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France

Don't call us 'far right', says France's Marine Le Pen

©

Text by Tony Todd

Latest update : 2013-10-04

Marine Le Pen, leader of France’s National Front, says she will take journalists and media outlets who describe her party as “far-right” to court, calling the term “defamatory” and “insulting”.

The leader of France’s anti-EU and anti-immigration National Front (FN) said Thursday that she wants to take media organisations who call her party “far right” to court.

Marine Le Pen described the term as “defamatory” and “insulting”, and insisted that using it went “against the standards of journalistic impartiality”.

The FN, she said, was “neither left wing nor right wing” and simply had radically different ideas from the mainstream parties such as the UMP (centre-right opposition) and the ruling Socialists.

“All I ask is that the media, who in France are obliged to be impartial, stop using this term in a way that is deliberately intended to damage the party,” she said in a debate on BFM-TV.

The FN’s lawyer, Wallerand de Saint-Just, added that the party would not try the impossible and sue every news outlet that used the term “far-right”.

“We can’t do this willy-nilly, that would be a mammoth task,” he said. “But if we do decide to go to court, it will be if the term is used to associate the party with Nazis, racism, anti-Semitism, and murder.”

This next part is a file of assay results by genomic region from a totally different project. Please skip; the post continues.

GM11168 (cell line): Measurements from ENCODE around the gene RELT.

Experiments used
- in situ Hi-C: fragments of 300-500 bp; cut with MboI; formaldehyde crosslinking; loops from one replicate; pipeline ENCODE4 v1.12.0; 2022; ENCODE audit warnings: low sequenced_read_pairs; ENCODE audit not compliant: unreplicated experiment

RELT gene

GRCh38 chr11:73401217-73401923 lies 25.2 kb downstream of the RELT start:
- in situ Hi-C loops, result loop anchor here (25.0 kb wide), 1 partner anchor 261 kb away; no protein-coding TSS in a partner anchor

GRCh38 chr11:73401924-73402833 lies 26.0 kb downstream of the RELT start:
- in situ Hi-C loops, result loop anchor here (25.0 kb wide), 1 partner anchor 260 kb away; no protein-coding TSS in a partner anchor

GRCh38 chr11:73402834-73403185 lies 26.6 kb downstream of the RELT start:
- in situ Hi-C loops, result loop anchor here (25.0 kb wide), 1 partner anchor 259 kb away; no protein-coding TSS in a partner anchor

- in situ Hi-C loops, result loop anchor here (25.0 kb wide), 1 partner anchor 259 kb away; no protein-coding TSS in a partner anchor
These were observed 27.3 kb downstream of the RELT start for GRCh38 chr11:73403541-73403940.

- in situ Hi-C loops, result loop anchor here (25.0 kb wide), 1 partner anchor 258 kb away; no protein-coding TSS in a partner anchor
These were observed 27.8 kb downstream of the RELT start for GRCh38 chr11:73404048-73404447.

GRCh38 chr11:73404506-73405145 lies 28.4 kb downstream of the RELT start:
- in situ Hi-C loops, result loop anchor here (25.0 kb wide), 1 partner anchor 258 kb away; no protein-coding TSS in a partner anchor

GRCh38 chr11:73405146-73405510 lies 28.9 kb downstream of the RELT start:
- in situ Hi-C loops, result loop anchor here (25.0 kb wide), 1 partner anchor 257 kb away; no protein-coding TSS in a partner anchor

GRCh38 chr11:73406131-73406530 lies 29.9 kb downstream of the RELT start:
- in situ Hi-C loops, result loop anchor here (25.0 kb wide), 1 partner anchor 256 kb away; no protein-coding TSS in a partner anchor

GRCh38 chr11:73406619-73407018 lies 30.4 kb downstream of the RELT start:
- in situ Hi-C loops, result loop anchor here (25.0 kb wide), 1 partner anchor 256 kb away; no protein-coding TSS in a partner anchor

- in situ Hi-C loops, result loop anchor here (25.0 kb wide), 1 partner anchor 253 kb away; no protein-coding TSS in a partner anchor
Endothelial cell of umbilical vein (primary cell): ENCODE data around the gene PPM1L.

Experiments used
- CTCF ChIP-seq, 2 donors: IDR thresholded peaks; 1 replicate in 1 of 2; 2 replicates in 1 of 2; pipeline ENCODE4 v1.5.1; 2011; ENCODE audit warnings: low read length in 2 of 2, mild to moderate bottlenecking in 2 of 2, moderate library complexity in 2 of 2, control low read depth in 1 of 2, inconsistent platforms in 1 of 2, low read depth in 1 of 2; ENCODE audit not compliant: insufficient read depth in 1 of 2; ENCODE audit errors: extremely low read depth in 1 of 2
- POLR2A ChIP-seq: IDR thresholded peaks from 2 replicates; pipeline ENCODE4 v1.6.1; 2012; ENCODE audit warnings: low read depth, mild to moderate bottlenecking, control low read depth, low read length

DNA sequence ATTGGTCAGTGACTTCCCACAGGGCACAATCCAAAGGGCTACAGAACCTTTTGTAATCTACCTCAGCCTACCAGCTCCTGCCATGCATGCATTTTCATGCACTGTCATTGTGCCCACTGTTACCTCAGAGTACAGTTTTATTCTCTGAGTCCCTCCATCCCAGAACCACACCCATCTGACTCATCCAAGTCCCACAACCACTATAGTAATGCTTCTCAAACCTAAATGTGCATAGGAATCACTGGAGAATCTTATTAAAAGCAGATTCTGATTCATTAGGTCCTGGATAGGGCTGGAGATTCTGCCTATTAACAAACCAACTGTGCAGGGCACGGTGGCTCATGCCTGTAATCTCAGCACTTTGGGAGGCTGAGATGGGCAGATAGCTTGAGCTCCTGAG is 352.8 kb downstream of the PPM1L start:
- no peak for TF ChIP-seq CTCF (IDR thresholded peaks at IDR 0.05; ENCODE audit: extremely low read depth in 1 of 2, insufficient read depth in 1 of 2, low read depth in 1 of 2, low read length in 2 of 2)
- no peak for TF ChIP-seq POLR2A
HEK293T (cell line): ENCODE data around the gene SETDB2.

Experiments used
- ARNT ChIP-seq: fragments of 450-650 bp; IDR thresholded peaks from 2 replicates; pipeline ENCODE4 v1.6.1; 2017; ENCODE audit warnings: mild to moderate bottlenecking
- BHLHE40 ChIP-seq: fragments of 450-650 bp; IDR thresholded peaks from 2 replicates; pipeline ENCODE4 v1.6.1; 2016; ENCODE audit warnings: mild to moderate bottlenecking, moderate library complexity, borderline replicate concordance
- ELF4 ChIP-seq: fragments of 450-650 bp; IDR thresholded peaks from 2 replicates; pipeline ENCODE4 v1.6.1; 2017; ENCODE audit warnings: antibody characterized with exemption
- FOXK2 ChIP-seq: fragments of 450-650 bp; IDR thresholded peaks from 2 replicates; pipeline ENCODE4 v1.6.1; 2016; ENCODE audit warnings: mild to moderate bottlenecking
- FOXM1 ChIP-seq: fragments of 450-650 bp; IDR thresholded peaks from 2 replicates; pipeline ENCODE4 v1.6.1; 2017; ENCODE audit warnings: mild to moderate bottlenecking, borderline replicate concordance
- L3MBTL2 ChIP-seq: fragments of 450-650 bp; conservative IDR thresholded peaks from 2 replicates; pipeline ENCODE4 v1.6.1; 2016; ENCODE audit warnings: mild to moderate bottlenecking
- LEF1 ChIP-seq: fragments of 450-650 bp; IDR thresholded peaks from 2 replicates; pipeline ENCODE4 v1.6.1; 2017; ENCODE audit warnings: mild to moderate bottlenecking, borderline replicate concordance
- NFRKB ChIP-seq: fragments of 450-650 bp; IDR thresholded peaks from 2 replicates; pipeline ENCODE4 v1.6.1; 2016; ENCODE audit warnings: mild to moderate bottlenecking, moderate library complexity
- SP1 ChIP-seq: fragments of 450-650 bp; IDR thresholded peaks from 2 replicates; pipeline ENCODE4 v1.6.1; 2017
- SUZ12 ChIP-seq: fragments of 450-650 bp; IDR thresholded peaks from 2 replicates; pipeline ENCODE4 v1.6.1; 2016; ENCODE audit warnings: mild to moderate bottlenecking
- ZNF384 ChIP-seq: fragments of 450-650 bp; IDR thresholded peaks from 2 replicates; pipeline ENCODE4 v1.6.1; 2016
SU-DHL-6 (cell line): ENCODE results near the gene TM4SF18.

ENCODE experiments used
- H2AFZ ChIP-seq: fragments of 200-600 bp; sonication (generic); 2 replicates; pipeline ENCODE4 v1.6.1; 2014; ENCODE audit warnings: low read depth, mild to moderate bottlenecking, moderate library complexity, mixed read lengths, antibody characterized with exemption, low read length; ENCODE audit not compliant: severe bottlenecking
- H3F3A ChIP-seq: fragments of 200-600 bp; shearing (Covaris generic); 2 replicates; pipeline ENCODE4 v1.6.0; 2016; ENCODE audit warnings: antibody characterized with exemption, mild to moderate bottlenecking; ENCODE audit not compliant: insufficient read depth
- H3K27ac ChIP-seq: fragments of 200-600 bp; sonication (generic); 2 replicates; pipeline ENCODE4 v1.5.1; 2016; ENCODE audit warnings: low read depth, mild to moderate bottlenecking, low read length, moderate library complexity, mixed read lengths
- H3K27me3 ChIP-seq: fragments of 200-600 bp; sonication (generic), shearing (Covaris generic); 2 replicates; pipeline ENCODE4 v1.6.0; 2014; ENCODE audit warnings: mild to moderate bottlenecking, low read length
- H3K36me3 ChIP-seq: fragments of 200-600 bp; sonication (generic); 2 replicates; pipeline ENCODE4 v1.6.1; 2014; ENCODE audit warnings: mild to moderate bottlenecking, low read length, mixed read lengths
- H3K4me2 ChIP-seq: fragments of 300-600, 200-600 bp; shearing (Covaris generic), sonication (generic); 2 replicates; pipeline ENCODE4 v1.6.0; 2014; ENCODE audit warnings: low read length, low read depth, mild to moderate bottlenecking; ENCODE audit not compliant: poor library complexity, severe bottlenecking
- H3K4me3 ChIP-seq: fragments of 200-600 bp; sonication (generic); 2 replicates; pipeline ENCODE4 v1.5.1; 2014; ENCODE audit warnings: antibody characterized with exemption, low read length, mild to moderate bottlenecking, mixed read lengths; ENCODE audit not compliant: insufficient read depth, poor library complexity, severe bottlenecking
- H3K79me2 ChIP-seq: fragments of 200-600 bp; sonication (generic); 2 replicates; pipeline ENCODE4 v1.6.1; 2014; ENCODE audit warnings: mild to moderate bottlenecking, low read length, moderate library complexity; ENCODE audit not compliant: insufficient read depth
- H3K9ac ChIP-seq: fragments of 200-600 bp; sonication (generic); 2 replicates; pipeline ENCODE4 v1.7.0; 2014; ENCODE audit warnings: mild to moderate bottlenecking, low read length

The FN a 'very different beast' 

Jean-Yves Camus, a leading French expert on far-right politics in France, agreed that it would be impossible to impose an outright ban on the term to describe the FN.

“They already tried that in the 1980s,” he explained. “The courts rejected it then and no judge would even consider it.”

But Camus conceded that the party was right to object to statements linking it to “old school” fascism of the 1930s and 1940s.

“The FN, while it is a far-right political movement, is a very different beast,” he told FRANCE 24. “Calling the FN Nazi or fascist is not true any more. Journalists do have a responsibility not to get this wrong.”

Founded in 1972 by Marine Le Pen’s father Jean Marie, the FN began as a mix of neo-fascists and those nostalgic for Vichy-era French leader Philippe Pétain and French colonial rule in Algeria.

Firebrand Jean Marie Le Pen repeatedly made headlines for calling the Holocaust a “mere detail” of the Second World War.

Marine Le Pen took over the party leadership in 2011, and has consistently worked to soften the party’s image and move it away from the racism and anti-Semitism it has been associated with in the past. Marine Le Pen focused the party instead on repatriating powers from Europe and slashing immigration.

In the 2012 presidential election, she came third in the first round with 17.9 percent of the national vote.

Date created : 2013-10-04

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